Dismiss Notice
Join Physics Forums Today!
The friendliest, high quality science and math community on the planet! Everyone who loves science is here!

Do trapezium angles have to equal 360 degrees?

  1. Oct 5, 2008 #1
    The four sided, a=110.50 ft, b=165.27, c=162.18, and d=a slightly curved line of 146. ft--
    (from point to point, it still seems to be 146 feet,) anyway---This from a land survey---I believe the distances of width, center point and (height) can "prove" by the angles. The people I have been talking to claim it is a parallelogram. (professionals) and told me the corners have to add to 360 degrees---I will post an image. I am confused by the math of the people I have been speaking with.
  2. jcsd
  3. Oct 5, 2008 #2


    User Avatar
    Science Advisor
    Homework Helper

    You can always draw a line to turn a four sided figure into 2 triangles.
    Since triangle's (on a flat plane) internal angles add to 180 and you have two of them - it must add to 360deg.
  4. Oct 5, 2008 #3
    I only know one angle. The angle of the 110.50 ft and the 165.27 feet, is stated to be
    121 degrees 11-----I tried to measure the lines on the survey to get the other angles--
    they appear to be, between the 165.27 ft and 162.18 ft -- 59 1/2 ----then between the 162.18 and the 146 ft., the angle of 102 1/2 then between the 146 ft and the 110.50 seems to be 76 1/2.--or if measured on the arc-not point to point, 78 1/2---I am still trying to locate this diagram file.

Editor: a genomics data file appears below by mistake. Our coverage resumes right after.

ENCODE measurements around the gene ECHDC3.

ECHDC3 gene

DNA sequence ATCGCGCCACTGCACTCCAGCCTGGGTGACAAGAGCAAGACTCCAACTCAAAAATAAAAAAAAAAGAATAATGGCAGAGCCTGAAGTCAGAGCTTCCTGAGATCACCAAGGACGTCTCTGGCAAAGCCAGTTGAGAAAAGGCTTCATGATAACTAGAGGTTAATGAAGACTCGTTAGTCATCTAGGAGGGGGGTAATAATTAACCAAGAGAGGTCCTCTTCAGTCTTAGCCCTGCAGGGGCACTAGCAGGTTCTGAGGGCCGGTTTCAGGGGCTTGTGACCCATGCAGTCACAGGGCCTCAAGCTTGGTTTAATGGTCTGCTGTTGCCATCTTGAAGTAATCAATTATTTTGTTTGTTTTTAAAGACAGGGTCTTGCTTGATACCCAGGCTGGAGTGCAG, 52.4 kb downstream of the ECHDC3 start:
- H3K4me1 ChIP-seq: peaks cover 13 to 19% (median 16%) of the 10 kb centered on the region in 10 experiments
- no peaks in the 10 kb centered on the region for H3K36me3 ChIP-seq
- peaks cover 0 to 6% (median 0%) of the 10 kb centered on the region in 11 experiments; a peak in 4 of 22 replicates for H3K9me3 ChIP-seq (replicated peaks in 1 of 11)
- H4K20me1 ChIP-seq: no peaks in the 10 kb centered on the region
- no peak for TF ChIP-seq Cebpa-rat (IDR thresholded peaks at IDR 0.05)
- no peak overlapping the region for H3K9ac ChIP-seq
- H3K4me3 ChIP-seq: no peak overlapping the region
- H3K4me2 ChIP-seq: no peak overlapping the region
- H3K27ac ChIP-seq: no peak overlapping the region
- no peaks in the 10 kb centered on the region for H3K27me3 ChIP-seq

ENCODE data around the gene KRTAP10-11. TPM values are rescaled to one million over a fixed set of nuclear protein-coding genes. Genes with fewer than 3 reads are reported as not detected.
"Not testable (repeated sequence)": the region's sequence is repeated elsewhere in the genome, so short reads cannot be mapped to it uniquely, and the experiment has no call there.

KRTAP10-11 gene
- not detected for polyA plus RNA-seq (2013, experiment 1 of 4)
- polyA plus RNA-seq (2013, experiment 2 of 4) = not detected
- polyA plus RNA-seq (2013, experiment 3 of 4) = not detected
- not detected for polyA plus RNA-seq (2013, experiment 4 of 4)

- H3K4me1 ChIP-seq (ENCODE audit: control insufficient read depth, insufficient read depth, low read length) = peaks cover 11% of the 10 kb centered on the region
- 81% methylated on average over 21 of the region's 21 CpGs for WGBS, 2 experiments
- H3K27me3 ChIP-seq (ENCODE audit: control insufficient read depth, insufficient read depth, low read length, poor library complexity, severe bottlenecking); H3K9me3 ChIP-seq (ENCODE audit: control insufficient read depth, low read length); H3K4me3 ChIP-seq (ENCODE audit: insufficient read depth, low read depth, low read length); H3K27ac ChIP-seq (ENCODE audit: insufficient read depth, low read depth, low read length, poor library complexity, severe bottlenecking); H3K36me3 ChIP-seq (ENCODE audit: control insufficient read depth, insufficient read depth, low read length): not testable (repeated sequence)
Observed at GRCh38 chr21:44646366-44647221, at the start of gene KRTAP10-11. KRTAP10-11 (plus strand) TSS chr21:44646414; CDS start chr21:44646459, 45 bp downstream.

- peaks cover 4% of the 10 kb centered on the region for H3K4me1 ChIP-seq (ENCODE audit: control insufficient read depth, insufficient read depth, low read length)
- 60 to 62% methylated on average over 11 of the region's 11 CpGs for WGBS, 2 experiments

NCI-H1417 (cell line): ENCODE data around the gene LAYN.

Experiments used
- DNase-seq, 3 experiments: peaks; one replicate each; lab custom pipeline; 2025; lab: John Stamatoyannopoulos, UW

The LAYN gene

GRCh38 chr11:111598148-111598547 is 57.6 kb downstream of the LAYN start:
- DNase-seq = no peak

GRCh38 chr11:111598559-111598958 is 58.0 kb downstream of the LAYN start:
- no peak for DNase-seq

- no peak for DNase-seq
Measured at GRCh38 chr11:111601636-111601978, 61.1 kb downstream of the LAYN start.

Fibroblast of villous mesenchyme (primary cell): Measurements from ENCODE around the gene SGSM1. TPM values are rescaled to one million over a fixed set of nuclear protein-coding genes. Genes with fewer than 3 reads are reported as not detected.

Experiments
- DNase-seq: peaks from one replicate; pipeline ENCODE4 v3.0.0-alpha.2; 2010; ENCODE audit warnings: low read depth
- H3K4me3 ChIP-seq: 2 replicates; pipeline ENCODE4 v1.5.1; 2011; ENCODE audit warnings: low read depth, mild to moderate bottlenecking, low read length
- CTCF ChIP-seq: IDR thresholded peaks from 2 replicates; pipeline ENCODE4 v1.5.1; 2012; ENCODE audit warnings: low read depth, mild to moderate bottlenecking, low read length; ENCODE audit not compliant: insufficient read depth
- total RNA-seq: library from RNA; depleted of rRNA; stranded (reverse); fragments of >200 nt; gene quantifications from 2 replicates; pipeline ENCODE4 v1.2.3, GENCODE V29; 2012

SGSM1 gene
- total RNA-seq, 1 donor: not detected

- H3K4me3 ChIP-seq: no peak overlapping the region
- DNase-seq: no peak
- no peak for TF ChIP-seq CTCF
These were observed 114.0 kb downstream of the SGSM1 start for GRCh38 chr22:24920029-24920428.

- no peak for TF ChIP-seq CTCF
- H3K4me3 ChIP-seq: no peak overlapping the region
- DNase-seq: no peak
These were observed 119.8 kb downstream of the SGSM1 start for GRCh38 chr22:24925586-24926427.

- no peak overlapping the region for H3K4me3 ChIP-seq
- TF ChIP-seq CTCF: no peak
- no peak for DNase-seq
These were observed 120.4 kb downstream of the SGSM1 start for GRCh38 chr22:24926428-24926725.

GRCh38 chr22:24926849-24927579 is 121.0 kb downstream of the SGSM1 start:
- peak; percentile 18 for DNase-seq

5. Oct 5, 2008 #4
    attached a mini map shape----I am new here, hope it attaches to this post---I would like to be able to calc the angles from the distances shown, however, I seem to be
    blocked on this.

    Attached Files:

    Last edited: Oct 5, 2008
  6. Oct 5, 2008 #5


    User Avatar
    Science Advisor
    Homework Helper

    What are actually trying to work out?

    ps if the two horizontal lines are parallel you are ok, otherwise you don't have enough information to calculate the area or angles. Picture it as four rods hinged at the ends, you can push them ito different shapes without changing the lenghts.
    Last edited: Oct 5, 2008
  7. Oct 5, 2008 #6
    Calculate the angles and from a centerpoint in the parallel line area of the diagram, draw a parallel line grid, (measured approx. 143 3/4 feet across) and then find the centerpoint distance from top to bottom. Then prove the distances from all sides and angles-like a line star.--My surveyor had asked me this question about the angles have to add up to 360 degrees, and I said yes-but I think I was wrong, including the curve, the angle total would have to be a couple of degrees more
  8. Oct 6, 2008 #7
    The four angles of any quadrilateral, i.e., 4-sided figures with straight line segments as sides, will add up to 360.

    However, your shape is concave-out along one side -- Hill-something-or-other-- so the angles will add up to something slightly larger than 360. I'm afraid that the only way to determine the actual angles along that side, is by straightforward surveying techniques. Do you have a sextant handy?
Know someone interested in this topic? Share this thread via Reddit, Google+, Twitter, or Facebook

Have something to add?